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Banks: Iran

Volume 478: debated on Thursday 26 June 2008

To ask the Chancellor of the Exchequer what steps are planned to be taken through the Financial Action Task Force to ensure that certain Iranian banks cannot abuse the international banking system to support proliferation activities and terrorism. (212044)

The Financial Action Task Force (FATF) has expressed concern that the Islamic Republic of Iran’s lack of a comprehensive regime for anti-money laundering and combating the financing of terrorism (AML/CFT) represents a significant vulnerability within the international financial system. In addition to its role in setting and monitoring standards for AML/CFT in general, the FATF has warned the financial sector of the risks posed by Iran and advised jurisdictions on implementation of the financial provisions of UN Security Council Resolutions relating to Iran’s nuclear activities.

The FATF issued statements on Iran in October 2007 and February 2008. These statements warn businesses in the financial sector about the heightened risks of money laundering or terrorist financing arising from the deficiencies in Iran’s AML/CFT regime, and recommend that they apply increased scrutiny and due diligence to transactions associated with Iran. The FATF has also met Iranian authorities to discuss measures to improve Iran’s AML/CFT regime. The FATF is keeping the risk posed by Iran under review and discussed progress at its meetings in London this month. In response to these FATF statements, HM Treasury has issued advisory notices to UK businesses on the heightened risk of money laundering or terrorist financing from Iran.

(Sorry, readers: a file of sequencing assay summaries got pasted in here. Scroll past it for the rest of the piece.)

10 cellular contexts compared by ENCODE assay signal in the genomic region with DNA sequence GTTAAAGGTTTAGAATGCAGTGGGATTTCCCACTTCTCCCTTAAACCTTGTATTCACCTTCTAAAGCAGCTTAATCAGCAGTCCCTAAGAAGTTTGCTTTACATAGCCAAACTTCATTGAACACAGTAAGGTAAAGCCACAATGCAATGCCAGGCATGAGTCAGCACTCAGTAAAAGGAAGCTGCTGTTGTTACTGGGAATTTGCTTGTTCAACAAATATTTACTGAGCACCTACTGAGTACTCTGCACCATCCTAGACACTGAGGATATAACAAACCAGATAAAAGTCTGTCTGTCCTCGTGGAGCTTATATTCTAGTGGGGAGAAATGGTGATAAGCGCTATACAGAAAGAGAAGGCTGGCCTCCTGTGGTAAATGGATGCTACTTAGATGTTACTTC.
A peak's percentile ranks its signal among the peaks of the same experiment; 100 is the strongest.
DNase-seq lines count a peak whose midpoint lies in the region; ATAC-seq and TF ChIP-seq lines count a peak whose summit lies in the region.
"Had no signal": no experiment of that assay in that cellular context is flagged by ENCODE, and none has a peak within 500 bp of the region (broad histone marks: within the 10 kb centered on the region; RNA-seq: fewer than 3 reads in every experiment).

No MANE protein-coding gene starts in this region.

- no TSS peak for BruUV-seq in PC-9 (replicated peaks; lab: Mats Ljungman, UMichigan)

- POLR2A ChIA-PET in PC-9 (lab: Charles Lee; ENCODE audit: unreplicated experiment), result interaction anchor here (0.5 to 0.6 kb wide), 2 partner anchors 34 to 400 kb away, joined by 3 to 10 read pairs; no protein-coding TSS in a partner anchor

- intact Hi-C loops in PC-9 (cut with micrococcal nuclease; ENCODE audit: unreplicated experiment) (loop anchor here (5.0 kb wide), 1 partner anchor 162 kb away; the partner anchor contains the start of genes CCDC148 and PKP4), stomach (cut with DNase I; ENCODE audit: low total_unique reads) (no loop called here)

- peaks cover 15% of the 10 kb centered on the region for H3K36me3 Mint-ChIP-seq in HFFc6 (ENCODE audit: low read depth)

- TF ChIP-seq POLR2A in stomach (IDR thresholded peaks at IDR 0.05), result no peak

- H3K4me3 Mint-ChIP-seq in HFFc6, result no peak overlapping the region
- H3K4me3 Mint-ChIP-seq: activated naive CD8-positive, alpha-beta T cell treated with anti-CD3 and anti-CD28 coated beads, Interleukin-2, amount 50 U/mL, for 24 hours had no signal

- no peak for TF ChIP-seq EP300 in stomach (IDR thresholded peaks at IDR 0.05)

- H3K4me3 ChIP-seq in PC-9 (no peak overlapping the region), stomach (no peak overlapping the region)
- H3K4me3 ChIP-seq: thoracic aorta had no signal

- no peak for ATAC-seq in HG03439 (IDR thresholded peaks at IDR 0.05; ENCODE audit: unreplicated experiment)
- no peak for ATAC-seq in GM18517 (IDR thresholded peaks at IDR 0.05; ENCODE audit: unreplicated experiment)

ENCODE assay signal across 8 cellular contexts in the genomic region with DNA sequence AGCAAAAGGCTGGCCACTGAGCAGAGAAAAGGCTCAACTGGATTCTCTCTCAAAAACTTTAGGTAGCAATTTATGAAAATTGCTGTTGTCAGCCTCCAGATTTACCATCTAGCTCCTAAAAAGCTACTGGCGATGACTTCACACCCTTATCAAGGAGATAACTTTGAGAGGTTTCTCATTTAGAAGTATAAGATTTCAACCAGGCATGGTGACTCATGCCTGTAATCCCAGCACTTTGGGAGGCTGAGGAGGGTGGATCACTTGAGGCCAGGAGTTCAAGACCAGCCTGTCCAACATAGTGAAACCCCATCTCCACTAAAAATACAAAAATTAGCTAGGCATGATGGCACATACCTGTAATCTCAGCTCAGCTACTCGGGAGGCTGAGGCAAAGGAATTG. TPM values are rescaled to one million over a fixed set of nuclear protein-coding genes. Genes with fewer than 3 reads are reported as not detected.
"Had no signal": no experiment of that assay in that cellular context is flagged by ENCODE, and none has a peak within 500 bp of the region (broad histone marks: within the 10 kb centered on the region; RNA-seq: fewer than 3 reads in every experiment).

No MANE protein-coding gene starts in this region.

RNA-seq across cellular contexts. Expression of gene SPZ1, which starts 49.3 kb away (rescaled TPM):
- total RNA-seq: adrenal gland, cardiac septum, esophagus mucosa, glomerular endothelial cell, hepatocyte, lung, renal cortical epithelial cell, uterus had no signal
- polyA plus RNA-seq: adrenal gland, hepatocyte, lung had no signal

At its June 2008 meeting in London, the FATF reaffirmed its public statement of 28 February 2008 regarding the anti-money laundering and countering the financing of terrorism risks posed by Uzbekistan, Iran, Pakistan, Turkmenistan and São Tomé and Principe, and the northern part of Cyprus. It welcomed the actions taken by its members to advise their financial institutions of these risks, and noted it was concerned about the lack of progress by, in particular, Uzbekistan and Iran. The FATF will continue to assess the situation and take further actions in October, as necessary, to protect the international financial system.

The FATF has also produced guidance on implementation of the financial provisions of UN Security Council Resolutions relating to Iran’s nuclear activities. The FATF published Guidance in July 2007 on “Implementing Financial Provisions Of UN Security Council Resolutions To Counter Proliferation Of Weapons Of Mass Destruction”, including guidance on implementing targeted asset freezes as required by UNSCR 1747. In October 2007 the FATF published “Guidance Regarding The Implementation Of Activity-Based Financial Prohibitions Of United Nations Security Council Resolution 1737”; advising jurisdictions on preventive measures to guard against the use of the financial system to support Iran’s nuclear programmes.

A new mandate for the FATF has been agreed under the UK presidency which recognises its increased role in combating proliferation finance. The FATF will shortly publish a typology study on proliferation finance, detailing the extent of the threat and the methodologies used by proliferators.